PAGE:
“I am delighted that the group, which is chaired by the OPW, is progressing the plans for strategic maintenance works on the River Shannon,” said Minister Canney. “This will complement the group’s work programme and the specific measures that are identified for the areas at significant risk in the Draft Shannon Flood Risk Management Plan.
“I welcome the twin-track approach being adopted which will see targeted maintenance activity being carried out while a proposal for a long-term strategic programme is being developed.”
The minister added: "The activities of the group play a valuable role in supporting the objectives of the Action Plan for Rural Development, ‘Realising our Rural Potential’. In particular, the progression of flood relief actions in the Shannon catchment identified in the action plan along with those identified for the country as a whole, will have a positive impact on rural communities who are living with flood risk.”
#Shannon - RTÉ News reports that the bodies of a man and a woman were recovered from the water at a marina in Carrick-on-Shannon yesterday afternoon (Friday 31 March) just hours after they were reported missing.
The couple, an Irish man and an English woman living in Germany, had been boating in the area since the beginning of the week, and were last seen at a restaurant near the Co Leitrim town’s marina on Wednesday night (29 March). The deaths are being treated as accidental.
The Inland Waterways Association of Ireland (IWAI) has responded to Irish Water’s third Public Consultation on the Preferred Option to abstract water from Parteen Basin to service the East and Midlands region.
In its submission IWAI has again expressed grave concerns over the impact that this abstraction will have, not just on Lough Derg, but on the entire Shannon Navigation.
In an effort to mitigate this risk, IWAI puts forward the view that water levels should be monitored and controlled by a single authority, that weirs on the River Shannon should be automated and that flow levels at weirs should be collated and presented by way of a public web portal.
The full IWAI submission, compiled by Association Past Presidents Gregory Whelan and Carmel Meegan, is attached below.
As BreakingNews.ie reports, the casualty had entered the water at Shannon Bridge after leaving a taxi on the bridge around 10pm.
Passers-by threw the man a life buoy which kept him afloat till the rescue boat arrived just minutes later, recovering him to the slipway at St Michael's Rowing Club for treatment before transfer to hospital.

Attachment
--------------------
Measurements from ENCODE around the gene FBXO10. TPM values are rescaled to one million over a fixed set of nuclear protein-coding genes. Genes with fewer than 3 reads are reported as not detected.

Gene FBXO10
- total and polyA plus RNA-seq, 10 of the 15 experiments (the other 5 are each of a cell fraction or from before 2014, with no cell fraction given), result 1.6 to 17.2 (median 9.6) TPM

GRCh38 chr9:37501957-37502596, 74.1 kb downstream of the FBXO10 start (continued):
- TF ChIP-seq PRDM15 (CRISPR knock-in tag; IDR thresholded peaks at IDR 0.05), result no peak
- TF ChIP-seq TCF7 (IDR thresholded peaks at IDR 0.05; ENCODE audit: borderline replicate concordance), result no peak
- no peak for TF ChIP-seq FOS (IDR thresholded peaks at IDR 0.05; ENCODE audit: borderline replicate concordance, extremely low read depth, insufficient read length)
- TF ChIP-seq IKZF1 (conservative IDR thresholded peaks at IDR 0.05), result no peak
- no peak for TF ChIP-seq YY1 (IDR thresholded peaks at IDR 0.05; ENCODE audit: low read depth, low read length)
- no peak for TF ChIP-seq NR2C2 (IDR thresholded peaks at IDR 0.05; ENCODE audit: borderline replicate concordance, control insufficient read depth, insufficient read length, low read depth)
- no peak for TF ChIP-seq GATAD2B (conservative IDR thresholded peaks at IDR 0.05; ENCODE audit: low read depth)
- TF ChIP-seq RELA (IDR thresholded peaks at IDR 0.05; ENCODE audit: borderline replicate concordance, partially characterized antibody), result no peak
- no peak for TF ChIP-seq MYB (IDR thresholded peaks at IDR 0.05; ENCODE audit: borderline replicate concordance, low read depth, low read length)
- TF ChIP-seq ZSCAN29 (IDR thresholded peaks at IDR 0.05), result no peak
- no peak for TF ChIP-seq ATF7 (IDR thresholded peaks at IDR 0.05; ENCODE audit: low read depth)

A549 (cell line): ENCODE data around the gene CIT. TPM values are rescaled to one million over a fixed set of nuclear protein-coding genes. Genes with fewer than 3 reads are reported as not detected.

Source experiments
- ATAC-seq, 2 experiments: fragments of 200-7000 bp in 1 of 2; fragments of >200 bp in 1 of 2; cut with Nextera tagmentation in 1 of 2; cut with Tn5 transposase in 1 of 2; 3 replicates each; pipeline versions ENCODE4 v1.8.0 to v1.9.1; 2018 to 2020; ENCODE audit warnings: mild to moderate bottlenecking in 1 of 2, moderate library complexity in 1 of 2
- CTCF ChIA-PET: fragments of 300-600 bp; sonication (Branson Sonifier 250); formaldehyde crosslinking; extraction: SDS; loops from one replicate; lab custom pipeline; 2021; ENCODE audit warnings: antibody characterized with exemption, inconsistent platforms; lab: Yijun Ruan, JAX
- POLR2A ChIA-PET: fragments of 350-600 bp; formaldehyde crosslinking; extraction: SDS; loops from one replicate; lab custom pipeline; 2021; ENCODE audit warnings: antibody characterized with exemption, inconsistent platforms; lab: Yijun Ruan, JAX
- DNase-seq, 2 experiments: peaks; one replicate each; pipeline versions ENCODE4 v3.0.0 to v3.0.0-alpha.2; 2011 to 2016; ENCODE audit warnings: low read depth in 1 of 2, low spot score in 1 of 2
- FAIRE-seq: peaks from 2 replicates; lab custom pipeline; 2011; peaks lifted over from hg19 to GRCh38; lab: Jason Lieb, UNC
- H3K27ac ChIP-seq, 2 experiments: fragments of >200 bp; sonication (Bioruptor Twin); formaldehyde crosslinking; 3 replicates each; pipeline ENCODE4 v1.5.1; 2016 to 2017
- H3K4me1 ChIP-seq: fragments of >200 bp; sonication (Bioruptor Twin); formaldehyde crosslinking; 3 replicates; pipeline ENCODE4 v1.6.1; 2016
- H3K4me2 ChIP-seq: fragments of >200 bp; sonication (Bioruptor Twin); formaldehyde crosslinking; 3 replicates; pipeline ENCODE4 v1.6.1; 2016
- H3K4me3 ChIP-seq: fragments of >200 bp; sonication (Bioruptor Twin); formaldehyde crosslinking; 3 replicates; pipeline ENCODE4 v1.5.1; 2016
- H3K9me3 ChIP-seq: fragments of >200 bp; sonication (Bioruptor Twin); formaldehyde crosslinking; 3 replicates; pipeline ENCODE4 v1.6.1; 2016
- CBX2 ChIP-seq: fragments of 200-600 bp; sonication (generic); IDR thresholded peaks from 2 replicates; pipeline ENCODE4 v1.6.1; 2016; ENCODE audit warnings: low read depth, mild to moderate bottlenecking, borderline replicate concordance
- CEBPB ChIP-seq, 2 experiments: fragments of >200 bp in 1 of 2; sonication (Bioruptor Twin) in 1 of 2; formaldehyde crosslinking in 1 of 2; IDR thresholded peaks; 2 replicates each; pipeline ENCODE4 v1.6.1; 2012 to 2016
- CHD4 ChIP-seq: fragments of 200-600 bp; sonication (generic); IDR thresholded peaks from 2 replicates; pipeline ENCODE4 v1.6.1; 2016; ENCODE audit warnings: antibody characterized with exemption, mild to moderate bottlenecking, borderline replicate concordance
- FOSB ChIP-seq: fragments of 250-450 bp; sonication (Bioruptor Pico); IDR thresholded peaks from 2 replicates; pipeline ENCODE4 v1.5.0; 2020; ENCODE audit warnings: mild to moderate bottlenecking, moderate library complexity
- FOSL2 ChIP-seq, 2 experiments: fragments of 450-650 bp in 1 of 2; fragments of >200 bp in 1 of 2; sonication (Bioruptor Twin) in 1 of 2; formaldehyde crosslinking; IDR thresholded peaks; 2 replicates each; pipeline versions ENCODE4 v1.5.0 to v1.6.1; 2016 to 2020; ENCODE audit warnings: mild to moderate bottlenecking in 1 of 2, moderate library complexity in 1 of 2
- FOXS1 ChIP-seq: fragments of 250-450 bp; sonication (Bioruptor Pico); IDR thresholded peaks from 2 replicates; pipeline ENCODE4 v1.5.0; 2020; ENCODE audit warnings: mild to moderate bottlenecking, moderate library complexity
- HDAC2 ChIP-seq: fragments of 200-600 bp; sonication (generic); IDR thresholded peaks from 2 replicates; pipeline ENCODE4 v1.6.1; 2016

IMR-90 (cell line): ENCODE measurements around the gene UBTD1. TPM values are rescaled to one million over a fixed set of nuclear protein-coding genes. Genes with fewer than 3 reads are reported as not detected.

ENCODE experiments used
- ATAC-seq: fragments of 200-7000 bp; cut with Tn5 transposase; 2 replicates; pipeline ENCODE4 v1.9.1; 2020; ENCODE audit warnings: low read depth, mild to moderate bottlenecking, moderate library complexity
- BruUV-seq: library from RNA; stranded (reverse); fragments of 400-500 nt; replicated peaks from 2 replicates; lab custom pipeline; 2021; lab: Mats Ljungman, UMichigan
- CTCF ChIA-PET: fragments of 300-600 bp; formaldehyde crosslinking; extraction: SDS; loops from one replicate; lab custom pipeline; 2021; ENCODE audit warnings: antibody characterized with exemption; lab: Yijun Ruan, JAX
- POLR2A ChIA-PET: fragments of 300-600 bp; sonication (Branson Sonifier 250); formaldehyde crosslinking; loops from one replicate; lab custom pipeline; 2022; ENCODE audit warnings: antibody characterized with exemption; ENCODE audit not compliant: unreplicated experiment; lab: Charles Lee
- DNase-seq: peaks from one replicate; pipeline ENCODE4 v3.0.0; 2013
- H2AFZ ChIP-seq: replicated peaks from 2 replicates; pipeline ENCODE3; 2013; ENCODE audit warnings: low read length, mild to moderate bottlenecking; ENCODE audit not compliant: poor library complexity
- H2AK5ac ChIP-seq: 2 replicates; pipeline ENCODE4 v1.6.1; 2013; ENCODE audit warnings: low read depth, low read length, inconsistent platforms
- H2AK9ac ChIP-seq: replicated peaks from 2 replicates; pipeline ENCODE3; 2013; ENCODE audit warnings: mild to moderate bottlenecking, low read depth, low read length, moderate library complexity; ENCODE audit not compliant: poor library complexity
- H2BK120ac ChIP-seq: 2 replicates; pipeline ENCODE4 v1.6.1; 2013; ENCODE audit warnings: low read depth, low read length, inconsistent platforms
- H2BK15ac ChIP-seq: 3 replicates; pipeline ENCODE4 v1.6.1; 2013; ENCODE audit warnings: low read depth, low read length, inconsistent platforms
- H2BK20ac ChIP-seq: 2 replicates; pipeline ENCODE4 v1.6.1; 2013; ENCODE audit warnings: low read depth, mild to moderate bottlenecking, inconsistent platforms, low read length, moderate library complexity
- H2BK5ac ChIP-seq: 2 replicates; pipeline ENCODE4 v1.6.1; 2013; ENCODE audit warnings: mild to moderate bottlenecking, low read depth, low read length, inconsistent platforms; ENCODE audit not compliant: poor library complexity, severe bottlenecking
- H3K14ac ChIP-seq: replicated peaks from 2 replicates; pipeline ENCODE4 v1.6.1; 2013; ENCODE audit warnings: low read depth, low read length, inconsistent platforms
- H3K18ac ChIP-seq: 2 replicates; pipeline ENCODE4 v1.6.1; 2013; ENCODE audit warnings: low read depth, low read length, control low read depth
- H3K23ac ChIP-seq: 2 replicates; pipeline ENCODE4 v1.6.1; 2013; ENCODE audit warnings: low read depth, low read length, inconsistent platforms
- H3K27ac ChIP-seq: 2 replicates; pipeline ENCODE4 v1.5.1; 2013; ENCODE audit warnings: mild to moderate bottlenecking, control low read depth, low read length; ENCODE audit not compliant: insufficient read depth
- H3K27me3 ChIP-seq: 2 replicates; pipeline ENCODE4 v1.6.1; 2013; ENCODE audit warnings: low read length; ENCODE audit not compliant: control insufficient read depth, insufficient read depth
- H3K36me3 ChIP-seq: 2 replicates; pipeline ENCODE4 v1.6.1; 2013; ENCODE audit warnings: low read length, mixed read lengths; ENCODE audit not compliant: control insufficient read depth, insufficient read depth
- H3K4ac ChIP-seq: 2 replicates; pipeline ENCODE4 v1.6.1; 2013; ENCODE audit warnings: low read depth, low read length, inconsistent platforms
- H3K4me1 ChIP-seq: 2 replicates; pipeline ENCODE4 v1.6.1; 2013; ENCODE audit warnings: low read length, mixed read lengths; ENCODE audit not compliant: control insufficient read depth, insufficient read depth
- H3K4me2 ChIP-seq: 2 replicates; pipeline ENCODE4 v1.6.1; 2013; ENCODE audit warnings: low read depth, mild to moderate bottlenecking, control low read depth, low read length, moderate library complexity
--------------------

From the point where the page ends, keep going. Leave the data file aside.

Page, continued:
#Shannon - The latest meeting of the Shannon Flood Risk State Agency Co-ordination Working Group in Carrick-on-Shannon saw the unprecedented decision to develop a plan for a strategic maintenance programme on the River Shannon.
Programmed maintenance works have not been carried out on the Shannon for a significant period of time, and silt and vegetation have built up, which impacts on the river’s conveyance capacity.
The Shannon Flood Risk Group, which is led by the Office of Public Works (OPW), considers that maintenance works on the Shannon are essential to halt the deterioration of the river channel.
The group recognises that the carrying out such maintenance will be problematic and in bringing forward its plans, it will be addressing all of the necessary legal, environmental, technical and other considerations that arise, and will bring together all of the relevant stakeholders to discuss, initiate and manage the development of this programme.
Séan Canney, Minister of State for the OPW and Flood Relief, was in attendance at the meeting on Friday 2 December.
“The OPW already maintains over 11,500 km of river channel and over 700km of embankments protecting some 650,000 acres of agricultural land,” he said. “I am delighted that the group, which is chaired by the OPW, has taken the decision to develop a plan for strategic maintenance works on the River Shannon.
“There have been many calls for a maintenance programme to be put in place for the Shannon. A planned maintenance programme for the Shannon would complement the group’s work programme and the specific measures that are identified for the areas at risk in the Draft Shannon Flood Risk Management Plan.
Minister Canney said such plans “are a major step forward to help Government make informed investment decisions on flood risk management and for which the Government has provided €430 million in the Capital Investment Plan 2016 to 2021.
“This is very positive news and comes on top of the decisions by the group at its last meeting to trial the lowering of the lake levels in Lough Allen to help mitigate potential flood risk for this winter ,and to evaluate the benefits from any short- and medium-term programme of localised dredging and any future piloting to remove some pinch points along the Shannon.”
The Shannon Flood Risk Group met for the first time in February of this year, as previously reported on Afloat.ie.
“The decisions taken by the group to date clearly demonstrate that it is working well and is firmly focussed on finding practical solutions that will help reduce flood risk on the Shannon to the benefit of the communities along our largest river,” said Minister Canney.
“The results of this cutting-edge project will inform consideration of rolling out a similar management model for other river basins.”